K. Murat Yıldız / Duvar English
Turks remain skeptical of Erdoğan’s promises of structural reform and continue to invest in foreign currencies. Over the two weeks following the president’s statement, Turks were net buyers of 3.9 billion USD, according to Turkish Central Bank data.
Following the resignation of Finance Minister Berat Albayrak and the appointment of a new raft of monetary policy makers, President Recep Tayyip Erdoğan has promised a new era of economic and judicial reforms.
Albayrak, who is also Erdogan’s son-in-law, stood down last month following Erdogan’s sacking of Central Bank Governor Murat Uysal.
Following their departure, Naci Ağbal was brought in to head the Central Bank while Lütfi Elvan, a former deputy prime minister, replaced Albayrak as finance minister.
Erdoğan followed up these new appointments with a pledge on Nov. 13 to reform Turkey’s economy, justice system, and democracy.
Although many in Turkey and abroad are still skeptical about Erdoğan’s promises, foreign investors have reacted positively to this shift in economic management and the early shift in decision making, especially raising interest rates from 10.25 percent to 15 percent.
According to Turkish Central Bank data, foreign investors were net buyers of stocks worth 614 million USD and bonds valued at 294 million USD during the third week of November alone.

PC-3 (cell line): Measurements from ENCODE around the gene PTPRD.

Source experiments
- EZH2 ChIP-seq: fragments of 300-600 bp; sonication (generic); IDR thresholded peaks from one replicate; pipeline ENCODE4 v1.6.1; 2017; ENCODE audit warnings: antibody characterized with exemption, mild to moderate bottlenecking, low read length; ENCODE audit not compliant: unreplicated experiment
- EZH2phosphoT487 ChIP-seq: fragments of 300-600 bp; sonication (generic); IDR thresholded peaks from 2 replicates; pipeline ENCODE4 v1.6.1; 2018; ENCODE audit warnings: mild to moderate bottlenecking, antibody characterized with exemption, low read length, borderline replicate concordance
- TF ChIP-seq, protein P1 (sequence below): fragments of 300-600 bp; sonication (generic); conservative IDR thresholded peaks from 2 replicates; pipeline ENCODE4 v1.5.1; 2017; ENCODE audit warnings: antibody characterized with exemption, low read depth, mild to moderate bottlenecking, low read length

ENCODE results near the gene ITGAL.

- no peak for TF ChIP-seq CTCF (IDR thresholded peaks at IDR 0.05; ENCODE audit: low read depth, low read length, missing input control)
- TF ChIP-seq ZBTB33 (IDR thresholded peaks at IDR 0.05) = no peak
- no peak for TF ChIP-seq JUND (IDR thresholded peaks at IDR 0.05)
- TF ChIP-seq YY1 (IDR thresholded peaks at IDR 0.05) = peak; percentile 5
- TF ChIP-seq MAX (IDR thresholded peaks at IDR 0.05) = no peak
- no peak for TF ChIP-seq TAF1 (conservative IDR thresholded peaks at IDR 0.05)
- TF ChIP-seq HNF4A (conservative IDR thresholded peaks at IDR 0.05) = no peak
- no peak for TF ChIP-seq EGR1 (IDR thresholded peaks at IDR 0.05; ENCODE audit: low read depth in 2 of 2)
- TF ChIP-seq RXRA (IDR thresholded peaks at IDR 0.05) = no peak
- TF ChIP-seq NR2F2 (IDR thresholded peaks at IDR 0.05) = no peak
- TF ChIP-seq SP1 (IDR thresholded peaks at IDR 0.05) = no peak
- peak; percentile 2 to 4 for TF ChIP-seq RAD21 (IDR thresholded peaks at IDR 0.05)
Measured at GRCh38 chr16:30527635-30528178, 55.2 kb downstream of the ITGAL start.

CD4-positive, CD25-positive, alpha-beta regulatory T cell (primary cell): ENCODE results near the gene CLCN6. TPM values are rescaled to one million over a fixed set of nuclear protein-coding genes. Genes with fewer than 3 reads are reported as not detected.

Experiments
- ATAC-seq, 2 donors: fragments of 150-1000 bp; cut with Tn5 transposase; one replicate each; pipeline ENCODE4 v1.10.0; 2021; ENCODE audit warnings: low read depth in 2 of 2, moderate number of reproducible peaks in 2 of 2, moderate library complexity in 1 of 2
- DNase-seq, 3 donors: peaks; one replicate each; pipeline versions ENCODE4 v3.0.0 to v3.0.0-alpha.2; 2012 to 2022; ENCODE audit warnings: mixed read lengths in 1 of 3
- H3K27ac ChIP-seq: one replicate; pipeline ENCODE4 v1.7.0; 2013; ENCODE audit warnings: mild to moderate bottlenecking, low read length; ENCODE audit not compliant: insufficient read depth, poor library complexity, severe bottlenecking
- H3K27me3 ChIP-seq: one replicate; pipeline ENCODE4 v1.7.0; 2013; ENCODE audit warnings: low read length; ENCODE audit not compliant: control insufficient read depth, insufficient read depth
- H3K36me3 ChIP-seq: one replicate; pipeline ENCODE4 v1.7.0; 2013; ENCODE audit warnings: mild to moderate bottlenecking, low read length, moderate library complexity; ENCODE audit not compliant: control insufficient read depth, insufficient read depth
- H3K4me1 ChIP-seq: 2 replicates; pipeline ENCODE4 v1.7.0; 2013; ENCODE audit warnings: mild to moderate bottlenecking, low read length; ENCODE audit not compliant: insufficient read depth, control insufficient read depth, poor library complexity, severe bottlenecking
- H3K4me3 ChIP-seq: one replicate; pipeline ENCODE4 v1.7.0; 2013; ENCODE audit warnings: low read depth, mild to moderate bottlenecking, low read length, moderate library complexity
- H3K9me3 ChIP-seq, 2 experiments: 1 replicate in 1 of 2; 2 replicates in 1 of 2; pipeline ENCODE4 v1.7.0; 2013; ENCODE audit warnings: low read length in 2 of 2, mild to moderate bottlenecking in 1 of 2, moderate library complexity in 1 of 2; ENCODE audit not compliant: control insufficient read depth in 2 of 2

Experts estimate that around 5 billion USD was injected by foreign investors into Turkish markets following these recent developments.
Earlier this week, Simone Kaslowski, head of the Turkish Industry and Business Association (TÜSİAD), underlined the importance of "the rule of law and a reliable judicial system that works quickly and fairly” to ensure “the flow of investment capital into the country."
“It takes years to establish trust among foreign investors, but very short time to destroy it,” former Economy Minister Ufuk Söylemez told Duvar English.Söylemez continued his analysis of the situation by saying, “‘On the local level, Turkish people didn’t buy the recent changes. Changing the minister wasn’t enough for them. The sweet talk from the president didn’t convince them either. Therefore, as of today we see that the USD is back at 7.83 TL and the EURO to 9.5 TL levels."
According to Söylemez, who remains pessimistic that President Erdoğan would change course, Turkish government needs to stop seeking solutions outside of the proven and globally accepted economic principles.
"It needs to take the right steps to convince foreign investors and its citizens. The government needs to leave aside ideological obsessions. Almost every six months the government announces a new economic reform package. The problems are right in front of our eyes. An average person can identify them. You don’t need to be a rocket scientist in order to figure it out."